City By The Sea

#His name is Bobby, ah-a-ah, Bobby De Niro, ah-a, he's a really nice person, and a really good actor#

Released in 2003, certified UK-15. Reviewed on 21 Jan 2003 by Drew Tavendale
City By The Sea image

Before talking about City by the Sea, let me just tell you this: Broxburn-born director Michael Caton-Jones' latest film is worth seeing for De Niro's performance alone. Not that it's his best. Far from it. But De Niro, an actor who can out-perform most others simply by being in shot, has suffered from a paucity of decent roles in the last few years, and for a De Niro fan it is a true joy to see more than a hint of the astounding performances that proved him to be one of the greatest actors of all time.

The city of the title is Long Beach, a former holiday resort a short drive from New York City (which the inhabitants of Long Beach refer to as 'The City by the River') The film begins with a glorious Technicolor clip of Long Beach in its heyday, all bustling crowds and families having fun. This dissolves into the modern-day reality, a bleak and depressing town in which the crowds have long-departed, and there looks little hope of them ever returning. Broken windows, deserted factories and hopeless people now populate this once fun-filled city, and it looks, as De Niro's character describes it, "like the Serbian army just came through". You can't help but expect to hear a howling wind and see a tumbleweed roll into shot. However, the desolate city is an excellent visual metaphor for the broken lives and shattered hopes, and provides a believable background to the issues the film covers.

The story centres around Manhattan homicide detective, Vincent La Marca (De Niro), his troubled past, and his relationship, or lack thereof, with his drug-addicted son Joey (James Franco, perhaps familiar to you as Harry Osborne in Spider-Man). La Marca is a successful policeman, with a good standing in the force, and a solid relationship with girlfriend and neighbour Michelle (Frances McDormand). Underneath this, though, is a past he has tried to keep secret - his father was a convicted murderer who was executed while Vincent was a child, he beat his wife, and then walked out on her and his young son.

City By The Sea image

When La Marca's son is implicated, first in the murder of a drug-dealer, and then in the murder of his partner (George Dzundza), he is forced to face his past, and all the secrets come out, threatening his relationship with Michelle. Returning to Long Beach for the first time in many years to try and solve the case, Vincent is reminded of a lot of places and faces that he thought he had left well behind him.

City by the Sea starts promisingly, but too many elements are introduced - Joey's struggling girlfriend (a perfunctory turn by Eliza Dushku), the tabloid press delving into La Marca's past, attempting to tar him with the same brush as his father, and a deteriorating relationship with his boss - too many for the film to handle. It simply feels too full. That said, the main themes - of the conflict between duties as a father and as a policeman and the effect of environment and heredity on character - are strong and generally well-handled.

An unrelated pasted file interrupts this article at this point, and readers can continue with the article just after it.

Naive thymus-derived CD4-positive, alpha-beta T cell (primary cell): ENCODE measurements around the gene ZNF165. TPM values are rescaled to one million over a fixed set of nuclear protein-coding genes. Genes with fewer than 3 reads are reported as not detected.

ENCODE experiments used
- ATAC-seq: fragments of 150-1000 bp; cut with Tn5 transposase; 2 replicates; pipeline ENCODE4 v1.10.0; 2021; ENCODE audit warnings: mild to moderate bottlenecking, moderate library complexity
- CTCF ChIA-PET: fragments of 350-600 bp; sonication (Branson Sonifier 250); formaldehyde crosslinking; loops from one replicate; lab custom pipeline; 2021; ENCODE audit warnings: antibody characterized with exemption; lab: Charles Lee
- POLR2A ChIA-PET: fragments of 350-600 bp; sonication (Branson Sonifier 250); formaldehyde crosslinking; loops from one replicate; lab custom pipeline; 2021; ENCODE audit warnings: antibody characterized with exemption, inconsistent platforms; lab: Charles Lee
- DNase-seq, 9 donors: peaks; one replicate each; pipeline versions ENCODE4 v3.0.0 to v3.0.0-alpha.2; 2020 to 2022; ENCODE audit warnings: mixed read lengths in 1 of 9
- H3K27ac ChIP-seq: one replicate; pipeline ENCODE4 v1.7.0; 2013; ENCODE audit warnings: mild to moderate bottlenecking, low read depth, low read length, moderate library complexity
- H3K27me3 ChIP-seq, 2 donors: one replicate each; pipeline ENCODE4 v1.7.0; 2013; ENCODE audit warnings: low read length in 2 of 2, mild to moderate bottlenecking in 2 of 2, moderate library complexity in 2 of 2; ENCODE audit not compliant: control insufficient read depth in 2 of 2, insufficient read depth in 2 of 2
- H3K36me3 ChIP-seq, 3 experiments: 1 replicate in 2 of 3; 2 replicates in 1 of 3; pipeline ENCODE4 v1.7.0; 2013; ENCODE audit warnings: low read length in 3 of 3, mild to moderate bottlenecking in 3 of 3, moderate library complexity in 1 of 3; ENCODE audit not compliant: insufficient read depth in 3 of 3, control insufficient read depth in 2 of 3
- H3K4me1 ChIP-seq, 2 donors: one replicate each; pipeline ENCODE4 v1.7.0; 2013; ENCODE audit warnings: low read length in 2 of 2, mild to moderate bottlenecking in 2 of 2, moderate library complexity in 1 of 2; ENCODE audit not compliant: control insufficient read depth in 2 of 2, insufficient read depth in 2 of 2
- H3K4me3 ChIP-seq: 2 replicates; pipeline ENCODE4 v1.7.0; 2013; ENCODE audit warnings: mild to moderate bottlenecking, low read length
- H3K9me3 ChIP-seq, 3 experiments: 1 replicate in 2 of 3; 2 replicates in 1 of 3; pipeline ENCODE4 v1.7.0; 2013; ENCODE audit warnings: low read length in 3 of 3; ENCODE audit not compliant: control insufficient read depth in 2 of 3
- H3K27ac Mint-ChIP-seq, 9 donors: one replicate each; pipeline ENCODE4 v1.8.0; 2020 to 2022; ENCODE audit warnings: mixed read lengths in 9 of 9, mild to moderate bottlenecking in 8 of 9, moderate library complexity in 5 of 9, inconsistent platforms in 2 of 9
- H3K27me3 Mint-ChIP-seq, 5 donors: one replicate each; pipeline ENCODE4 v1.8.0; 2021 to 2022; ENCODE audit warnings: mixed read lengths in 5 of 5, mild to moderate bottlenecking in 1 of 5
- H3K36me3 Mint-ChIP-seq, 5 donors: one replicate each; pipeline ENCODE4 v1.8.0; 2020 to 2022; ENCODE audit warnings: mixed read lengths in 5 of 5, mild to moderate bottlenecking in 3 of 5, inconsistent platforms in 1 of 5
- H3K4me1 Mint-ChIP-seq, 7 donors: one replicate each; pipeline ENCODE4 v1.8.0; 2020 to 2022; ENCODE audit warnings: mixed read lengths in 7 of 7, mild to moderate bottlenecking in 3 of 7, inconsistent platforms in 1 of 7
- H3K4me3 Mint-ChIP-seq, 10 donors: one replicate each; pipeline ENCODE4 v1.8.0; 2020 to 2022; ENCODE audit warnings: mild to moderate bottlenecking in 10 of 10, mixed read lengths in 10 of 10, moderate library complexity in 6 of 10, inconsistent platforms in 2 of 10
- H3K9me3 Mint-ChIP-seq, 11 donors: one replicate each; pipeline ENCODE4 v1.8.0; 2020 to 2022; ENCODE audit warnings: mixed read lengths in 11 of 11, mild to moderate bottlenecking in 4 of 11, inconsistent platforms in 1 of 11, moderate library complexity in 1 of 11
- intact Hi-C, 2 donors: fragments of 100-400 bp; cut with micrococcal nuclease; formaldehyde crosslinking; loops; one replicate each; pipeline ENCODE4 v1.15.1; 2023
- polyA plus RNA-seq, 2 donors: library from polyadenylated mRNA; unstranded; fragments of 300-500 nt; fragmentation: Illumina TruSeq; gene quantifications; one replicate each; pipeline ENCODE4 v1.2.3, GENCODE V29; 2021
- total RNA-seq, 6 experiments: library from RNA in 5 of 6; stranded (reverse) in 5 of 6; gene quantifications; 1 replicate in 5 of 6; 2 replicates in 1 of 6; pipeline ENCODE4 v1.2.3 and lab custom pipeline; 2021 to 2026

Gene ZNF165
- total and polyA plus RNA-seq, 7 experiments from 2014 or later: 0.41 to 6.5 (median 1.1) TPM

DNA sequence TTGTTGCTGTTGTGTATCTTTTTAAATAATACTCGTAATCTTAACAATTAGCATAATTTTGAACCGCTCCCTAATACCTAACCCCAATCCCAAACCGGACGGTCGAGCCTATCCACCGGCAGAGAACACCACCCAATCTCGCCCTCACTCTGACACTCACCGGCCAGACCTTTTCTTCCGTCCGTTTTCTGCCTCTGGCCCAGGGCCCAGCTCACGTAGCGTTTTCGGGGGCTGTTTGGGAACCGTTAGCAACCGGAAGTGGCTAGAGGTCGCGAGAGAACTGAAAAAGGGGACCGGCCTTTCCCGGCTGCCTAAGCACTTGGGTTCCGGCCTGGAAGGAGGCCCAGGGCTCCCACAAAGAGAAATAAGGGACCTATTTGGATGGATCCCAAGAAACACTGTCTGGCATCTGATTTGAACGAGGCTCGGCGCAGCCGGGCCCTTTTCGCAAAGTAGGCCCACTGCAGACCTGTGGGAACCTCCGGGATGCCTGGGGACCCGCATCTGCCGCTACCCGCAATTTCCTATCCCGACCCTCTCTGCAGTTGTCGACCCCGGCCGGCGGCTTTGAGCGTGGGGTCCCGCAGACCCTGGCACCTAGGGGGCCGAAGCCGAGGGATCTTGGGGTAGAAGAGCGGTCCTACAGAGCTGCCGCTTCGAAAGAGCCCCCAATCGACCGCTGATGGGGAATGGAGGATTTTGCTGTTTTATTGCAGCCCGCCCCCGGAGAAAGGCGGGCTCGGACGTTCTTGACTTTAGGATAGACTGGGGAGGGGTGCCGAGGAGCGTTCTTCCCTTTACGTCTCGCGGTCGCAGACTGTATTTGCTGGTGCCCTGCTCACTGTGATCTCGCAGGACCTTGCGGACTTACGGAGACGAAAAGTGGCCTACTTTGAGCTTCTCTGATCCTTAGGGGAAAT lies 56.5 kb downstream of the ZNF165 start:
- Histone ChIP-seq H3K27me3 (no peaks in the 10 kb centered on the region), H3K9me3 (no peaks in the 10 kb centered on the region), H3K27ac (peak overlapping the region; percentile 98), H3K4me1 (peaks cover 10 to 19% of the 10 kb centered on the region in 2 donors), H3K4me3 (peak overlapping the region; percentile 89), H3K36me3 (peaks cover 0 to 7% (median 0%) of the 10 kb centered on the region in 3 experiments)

This film could have been better, though, if Caton-Jones had made more use of his fine cast. The most extreme aspect of this is when we see Vincent sitting on a park bench, ruminating over all that has happened, and trying to work out what to do next. It would have been perfectly clear to the audience what was going through the character's mind anyway, but the director has chosen to have an audio montage of dialogue clips from earlier in the film to let us know what he is thinking, a technique which is about as subtle as the bomb which the Enola Gay dropped on Hiroshima in 1945. Indeed, it is as if the director doesn't trust his players to express the emotions of their characters. Given that it is De Niro in this scene, though, and that there are few better at conveying emotional anguish without doing anything much at all, and without any 'help', Caton-Jones is guilty of a crime.

Some of the most satisfying moments in the film come when De Niro and McDormand are on screen together, two supremely gifted actors who have no need to do anything much to prove how good they are, and the audience can just sit back and enjoy. It is a shame that McDormand is so under-utilised.

Franco also acquits himself well, and he gives hints of being a talent to watch out for in the future. The scenes between himself and De Niro rise above the (at times) poor dialogue and heavy-handed direction.

On the face of it, this is an adequate 'fix your mistakes before time runs out' melodrama, but the performances from the leads, and the sheer joy of seeing De Niro really act again, lift it above mere mediocrity. On the basis of this, and if anyone will listen to me, City by the Sea gets 4 out of 5 Combined Goodness Units.

Michael Caton-Jones
Cast list:
Robert De Niro (Vincent La Marca)
James Franco (Joey La Marca)
Frances McDormand (Michelle)